Ideas for a "stolen story"

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I have a PC who in my game who likes to greatly exaggerate his doings.  For instance, after rescuing some people on a hijacked Lightning Rail, he told people in a bar that he had defeated half the Karrnathi army (when it was a group of Emerald Claws), stopped some vile magics (the Rail controls were broken, they had to fix them) and then thanked personally by the king (nothing even close happened, he got arrested after assaulting the authorities that came to help).

This is all great story, totally awesome as a character quirk.  I would like to build on it and have a misunderstanding occur.  I would like another adventurer to come to this character totally angry because he told a story remarkably similar to something that happened but the other adventurer did.  So the adventurer thinks this character is trying to steal credit for it.

My problem is that I need something really outlandish, but still possible to have occurred and I can't think of anything really good.  Ideas?

The game is in Eberron if you couldn't guess already.
My problem is that I need something really outlandish, but still possible to have occurred and I can't think of anything really good.  Ideas?

Bring the player in on this. Have him come up with some outlandish story, and then fit the actual events to it. It's a fantasy setting: anything goes, especially anything a braggart is going to try to pass off as plausible. If you have trouble, bring it here and we'll try to help.

[N]o difference is less easily overcome than the difference of opinion about semi-abstract questions. - L. Tolstoy

Maybe he finds himself walking into a bar that caters to adventurers.  Maybe some adventurers start talking, and one talks about the time he captured a couple of notorious theives.  Maybe the other bar patrons are impressed by this rather mundane feat, and start buying the guy drinks.

If he doesn't take the bait, maybe a couple other patrons can start telling stories too.  And once he does take the bait, boy is it on.  Every time he tells a story, another adventurer replies, "That's nothing, this one time..."  Escalate things with more and more outlandish stories until he comes up with something so bizarre that you can't think of any way to top it.  Then have him become the hero of the bar, free drinks for the rest of the night, etc.

Of course, this gets him quite the reputation.  By the next morning, people are start talking about his amazing story all over town.  And the most outlandish one sounds all too familiar to your newest NPC...
Bring the player in on this. Have him come up with some outlandish story, and then fit the actual events to it. It's a fantasy setting: anything goes, especially anything a braggart is going to try to pass off as plausible. If you have trouble, bring it here and we'll try to help.



It's going to be hard to bring him in on this without just telling him what I'm doing.  He never makes up new stories, just elaborates on what they did already.  His character however, makes up stories all the time, the player just doesn't tell them.  The player is more creative when he has something to work with already.  And I don't like to tell people my ideas ahead of time, that's why I come to the boards, so it's always a surprise at the table.

And I did bring it here :P

Stuff Mooby said...



I would love to use your idea, problem is, like I said above, the player isn't really creative enough without something to work with to come up with an outlandish story from nowhere, let alone a whole group of them.  And with a group of NPCs trying to top each other, I'd have to create a whole slew of them, and I'm having trouble coming up with one, lol.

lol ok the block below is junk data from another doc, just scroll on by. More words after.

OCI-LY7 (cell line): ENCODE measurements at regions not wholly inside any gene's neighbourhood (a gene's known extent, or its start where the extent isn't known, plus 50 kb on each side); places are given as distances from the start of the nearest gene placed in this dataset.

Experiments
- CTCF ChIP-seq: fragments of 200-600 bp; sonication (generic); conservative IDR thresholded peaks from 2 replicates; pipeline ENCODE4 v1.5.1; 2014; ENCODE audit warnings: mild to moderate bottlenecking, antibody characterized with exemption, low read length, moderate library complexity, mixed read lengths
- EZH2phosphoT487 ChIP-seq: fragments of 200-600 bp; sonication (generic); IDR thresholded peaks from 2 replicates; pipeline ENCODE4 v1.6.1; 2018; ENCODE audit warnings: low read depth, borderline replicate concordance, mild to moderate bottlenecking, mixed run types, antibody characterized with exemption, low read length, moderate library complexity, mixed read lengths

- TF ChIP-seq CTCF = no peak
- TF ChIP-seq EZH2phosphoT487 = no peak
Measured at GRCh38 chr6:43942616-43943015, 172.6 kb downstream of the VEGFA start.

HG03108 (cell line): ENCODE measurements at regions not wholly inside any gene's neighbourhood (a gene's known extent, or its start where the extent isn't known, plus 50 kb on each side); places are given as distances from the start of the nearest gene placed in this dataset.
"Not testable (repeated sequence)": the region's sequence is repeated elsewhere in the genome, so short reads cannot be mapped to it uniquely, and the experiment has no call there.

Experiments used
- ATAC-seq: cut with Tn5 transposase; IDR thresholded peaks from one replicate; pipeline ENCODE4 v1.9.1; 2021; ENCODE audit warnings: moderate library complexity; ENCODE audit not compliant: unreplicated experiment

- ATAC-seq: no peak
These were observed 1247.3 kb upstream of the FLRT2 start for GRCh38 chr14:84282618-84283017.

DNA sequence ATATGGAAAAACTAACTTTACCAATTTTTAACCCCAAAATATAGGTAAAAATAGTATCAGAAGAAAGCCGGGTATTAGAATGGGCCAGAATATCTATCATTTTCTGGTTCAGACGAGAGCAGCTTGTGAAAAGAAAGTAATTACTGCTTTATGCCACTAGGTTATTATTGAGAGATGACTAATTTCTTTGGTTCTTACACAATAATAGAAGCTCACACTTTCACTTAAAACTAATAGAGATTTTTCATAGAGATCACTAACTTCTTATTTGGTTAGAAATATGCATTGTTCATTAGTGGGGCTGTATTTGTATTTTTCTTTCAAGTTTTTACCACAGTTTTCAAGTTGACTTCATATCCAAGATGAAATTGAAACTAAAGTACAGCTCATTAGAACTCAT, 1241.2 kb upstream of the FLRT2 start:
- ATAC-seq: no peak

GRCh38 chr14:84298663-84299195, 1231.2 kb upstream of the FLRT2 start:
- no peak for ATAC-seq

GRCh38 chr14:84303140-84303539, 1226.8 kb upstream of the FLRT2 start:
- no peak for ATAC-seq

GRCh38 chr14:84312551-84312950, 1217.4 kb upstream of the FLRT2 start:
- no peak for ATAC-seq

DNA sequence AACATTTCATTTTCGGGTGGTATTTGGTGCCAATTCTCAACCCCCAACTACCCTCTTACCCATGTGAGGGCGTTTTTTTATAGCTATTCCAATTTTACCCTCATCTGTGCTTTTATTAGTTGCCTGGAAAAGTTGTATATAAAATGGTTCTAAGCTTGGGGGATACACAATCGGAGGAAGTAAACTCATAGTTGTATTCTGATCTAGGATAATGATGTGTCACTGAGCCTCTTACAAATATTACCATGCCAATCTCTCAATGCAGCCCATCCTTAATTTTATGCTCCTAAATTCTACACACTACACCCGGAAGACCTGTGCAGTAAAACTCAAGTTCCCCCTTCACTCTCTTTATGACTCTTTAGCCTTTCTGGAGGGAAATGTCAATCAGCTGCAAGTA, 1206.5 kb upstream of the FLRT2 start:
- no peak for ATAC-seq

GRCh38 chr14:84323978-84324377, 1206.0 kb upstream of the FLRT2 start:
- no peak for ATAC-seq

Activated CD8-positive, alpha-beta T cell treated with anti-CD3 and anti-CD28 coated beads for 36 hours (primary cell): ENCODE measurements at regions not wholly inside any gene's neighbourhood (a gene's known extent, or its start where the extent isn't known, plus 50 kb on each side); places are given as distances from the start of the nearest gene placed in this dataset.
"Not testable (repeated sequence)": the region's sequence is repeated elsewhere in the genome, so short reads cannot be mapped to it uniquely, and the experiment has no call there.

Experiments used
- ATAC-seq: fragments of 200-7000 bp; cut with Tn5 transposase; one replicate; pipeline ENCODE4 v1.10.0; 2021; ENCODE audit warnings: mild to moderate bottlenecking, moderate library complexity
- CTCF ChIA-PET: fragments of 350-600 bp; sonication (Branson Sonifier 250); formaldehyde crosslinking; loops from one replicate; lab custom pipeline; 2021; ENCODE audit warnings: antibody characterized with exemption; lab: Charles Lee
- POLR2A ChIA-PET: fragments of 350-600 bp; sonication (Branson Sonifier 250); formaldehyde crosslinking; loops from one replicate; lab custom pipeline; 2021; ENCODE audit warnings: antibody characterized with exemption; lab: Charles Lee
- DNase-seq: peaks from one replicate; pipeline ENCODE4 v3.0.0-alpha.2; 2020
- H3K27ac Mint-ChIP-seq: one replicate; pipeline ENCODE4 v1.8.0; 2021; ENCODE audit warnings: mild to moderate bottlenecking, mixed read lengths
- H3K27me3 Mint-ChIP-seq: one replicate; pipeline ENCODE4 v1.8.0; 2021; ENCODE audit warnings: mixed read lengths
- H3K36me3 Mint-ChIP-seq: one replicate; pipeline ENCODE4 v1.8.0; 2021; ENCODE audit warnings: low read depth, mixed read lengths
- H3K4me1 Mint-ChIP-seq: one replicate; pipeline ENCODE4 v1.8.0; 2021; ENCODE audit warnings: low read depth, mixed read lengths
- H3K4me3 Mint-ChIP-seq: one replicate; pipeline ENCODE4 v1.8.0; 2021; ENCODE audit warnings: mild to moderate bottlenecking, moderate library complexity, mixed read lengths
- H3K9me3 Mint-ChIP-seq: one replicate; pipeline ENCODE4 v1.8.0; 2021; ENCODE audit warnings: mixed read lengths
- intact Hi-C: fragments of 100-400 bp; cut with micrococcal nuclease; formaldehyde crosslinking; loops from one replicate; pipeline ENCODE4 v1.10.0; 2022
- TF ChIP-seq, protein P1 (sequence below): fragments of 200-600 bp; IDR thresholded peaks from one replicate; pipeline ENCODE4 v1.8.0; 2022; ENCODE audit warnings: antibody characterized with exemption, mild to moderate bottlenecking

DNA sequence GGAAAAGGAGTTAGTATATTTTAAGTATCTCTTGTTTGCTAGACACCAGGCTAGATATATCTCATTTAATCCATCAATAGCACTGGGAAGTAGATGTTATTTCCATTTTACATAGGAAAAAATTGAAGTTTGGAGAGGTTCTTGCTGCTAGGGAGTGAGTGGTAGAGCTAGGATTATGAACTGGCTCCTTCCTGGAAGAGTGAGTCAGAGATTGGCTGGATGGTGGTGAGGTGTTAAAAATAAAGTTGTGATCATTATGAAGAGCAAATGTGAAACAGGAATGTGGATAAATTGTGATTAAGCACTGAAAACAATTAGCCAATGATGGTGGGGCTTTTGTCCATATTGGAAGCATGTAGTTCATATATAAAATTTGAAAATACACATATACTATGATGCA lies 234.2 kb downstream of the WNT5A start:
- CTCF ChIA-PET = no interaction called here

So really what I'm asking for here are specific ideas of stories that I can use, not a general set-up of how to use them, sorry if I was misleading.

Thanks!
I can't help but recall a Mickey Mouse cartoon.
A giant comes to town and the whole town is talking about it, except for Mickey.
He is plagued by flies. He kills 5 in one blow and tells a neighbor. The neighbor thinks he killed 5 giants and passes it on. Soon Mickey has to tell the story to the king. He does it with great flair, never mentioning that they were flies.  He is then sent off to kill the giant with Donald and Goofy.

So what can we learn from this?

He is already bragging about taking on half an army and vile magics. Let him exaggerate it a bit then tell it to the king/magistrate/bigwig. Congratulations, he now has to take on vile magics and a quarter of an army!
I started playing D&D in the 80's. I've played D&D, 1e, 2e, and 3.xe (and many other RPGs). I also played Magic since it came out (except for a few years around the change of the millennium. I say this so you know a bit of my experience, not because I care about editions.
It's going to be hard to bring him in on this without just telling him what I'm doing.

Yes, that's right. That's what I'm saying.

The player is more creative when he has something to work with already.

So, you're looking for ideas for him to springboard off of.

And I don't like to tell people my ideas ahead of time, that's why I come to the boards, so it's always a surprise at the table.

I can understand this point of view, and partially hold to it myself, but when it comes to things that are directly related to the character concept and has the potential of greatly complicating that character, it's highly advisable to bring the player in on the idea. It can still be a surprise for the other players.

And I did bring it here :P

I meant, bring in the ideas that you and your player come up with, so we can help make any outlandish brainstorm into something cool and plausible. But I bet with the two of you working on this you'll be able to straighten out most wrinkles on your own.

[N]o difference is less easily overcome than the difference of opinion about semi-abstract questions. - L. Tolstoy